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Yeltsin’s Health Status Clouds the Picture : Coming months are crucial to Russia’s political future

Russia’s President Boris N. Yeltsin spent a productive day in his hospital room Thursday, conferring with Foreign Minister Andrei Kozyrov, signing decrees and vetoing a resolution passed by the Duma that called for lifting U.N. economic sanctions against Serbia. In all, a busy schedule for a man making good progress in recovering from the heart ailment that has laid him low for the second time in less than four months. Or so those around Yeltsin seem eager to have Russians believe.

When it comes to the real status of Yeltsin’s health, the truth may lie elsewhere. Last week a 40-second TV tape showing Yeltsin out of bed and conferring with Prime Minister Viktor Chernomyrdin was meant to offer reassurance that the president was on the mend and on top of things. In fact, Yeltsin’s puffy face and slurred speech sent a quite different message. For some time there has been speculation about whether Yeltsin’s health would let him seek a second five-year term in next June’s presidential election. It’s not unreasonable now to wonder whether he will be able to finish out his first term.

CRUCIAL PERIOD: The period between now and next June could well determine whether Russia’s experiment with democratic government will endure. Never in its long history has Russia experienced a constitutional transfer of power through elections. Next year’s presidential election would be the first. Yeltsin, whose popularity had dropped sharply well before his most recent heart problems, is far from being a shoo-in for reelection. At this point no other prospective candidate can be considered an odds-on favorite. What looms is a multi-candidate contest among representatives of Russia’s fractionated, something-for-just-about-everyone political system, among whom Communist and right-wing hard-liners could make the strongest showing.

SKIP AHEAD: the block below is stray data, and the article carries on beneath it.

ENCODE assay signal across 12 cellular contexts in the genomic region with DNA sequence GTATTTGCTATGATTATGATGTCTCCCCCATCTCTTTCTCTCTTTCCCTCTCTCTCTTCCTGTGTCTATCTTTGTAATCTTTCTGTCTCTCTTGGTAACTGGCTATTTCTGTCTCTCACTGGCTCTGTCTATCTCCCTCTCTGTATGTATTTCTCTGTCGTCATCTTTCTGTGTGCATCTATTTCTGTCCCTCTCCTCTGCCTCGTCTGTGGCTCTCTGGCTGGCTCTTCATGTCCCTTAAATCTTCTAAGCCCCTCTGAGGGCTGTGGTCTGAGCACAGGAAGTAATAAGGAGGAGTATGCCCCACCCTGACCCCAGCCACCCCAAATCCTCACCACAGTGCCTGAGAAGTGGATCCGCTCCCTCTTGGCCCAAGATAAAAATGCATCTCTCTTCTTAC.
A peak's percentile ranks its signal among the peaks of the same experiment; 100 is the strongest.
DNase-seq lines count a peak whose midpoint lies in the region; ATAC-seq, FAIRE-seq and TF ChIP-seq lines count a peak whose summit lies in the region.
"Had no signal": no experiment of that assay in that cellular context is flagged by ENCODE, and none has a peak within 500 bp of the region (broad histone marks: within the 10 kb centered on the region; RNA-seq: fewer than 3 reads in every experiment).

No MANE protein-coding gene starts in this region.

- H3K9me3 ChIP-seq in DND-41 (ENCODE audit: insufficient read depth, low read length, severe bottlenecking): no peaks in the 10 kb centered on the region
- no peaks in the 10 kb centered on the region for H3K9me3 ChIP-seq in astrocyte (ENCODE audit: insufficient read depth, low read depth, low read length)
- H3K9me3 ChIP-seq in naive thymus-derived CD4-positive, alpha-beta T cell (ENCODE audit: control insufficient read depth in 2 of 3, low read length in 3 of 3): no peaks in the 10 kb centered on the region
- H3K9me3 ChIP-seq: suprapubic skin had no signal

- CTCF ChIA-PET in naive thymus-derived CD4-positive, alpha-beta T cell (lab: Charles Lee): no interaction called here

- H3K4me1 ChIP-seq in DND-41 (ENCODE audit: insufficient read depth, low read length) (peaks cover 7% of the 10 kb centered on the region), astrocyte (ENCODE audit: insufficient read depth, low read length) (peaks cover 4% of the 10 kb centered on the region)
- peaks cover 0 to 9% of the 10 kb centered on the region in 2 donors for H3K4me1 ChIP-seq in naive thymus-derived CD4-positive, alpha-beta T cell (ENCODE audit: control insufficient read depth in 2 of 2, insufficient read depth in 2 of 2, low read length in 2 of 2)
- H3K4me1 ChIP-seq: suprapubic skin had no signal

The election could actually come sooner. Under the constitution, Chernomyrdin would become president if Yeltsin was unable to continue, but within three months he would have to call a presidential election. Gennadi Zyuganov, the Communist Party leader, would be a strong candidate. Retired Gen. Alexander Lebed, an exponent of patriotism and discipline, might prove to be even more popular. The ultranationalist Vladimir Zhirinovsky could be expected to again offer his dangerously loony views. A responsible democrat like economist Grigory Yavlinsky would appeal to moderate centrists. But right now, given the chaotic state of Russian politics and the pain and frustrations produced by wrenching economic changes, the odds probably would favor a candidate who was less than enthusiastic about strengthening representative government and pushing ahead with economic reforms.

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COMMUNIST STRENGTH: The national legislative elections, now just five weeks away, might well signal how the presidential vote will go. More than 40 parties will seek seats in the Duma, Russia’s parliament. Only those parties getting at least 5% of the votes will be represented in the assembly.

The most popular at present are the Communists, drawing support from the millions of pensioners whose standard of living has plummeted under the impact of freer prices and inflation, as well as from those who thrived under the stagnant economic predictability and imposed order of the immediate past.

So Russia remains an unresolved question, and that uncertainty deeply affects American policy-makers. Washington’s vision of a post-Cold War world includes the expectation of a high degree of cooperation with Moscow in addressing both bilateral and global issues. With Yeltsin perhaps fading from the scene, with more rigid and ideological rule perhaps just over the horizon, the need to re-examine that expectation has taken on some urgency.


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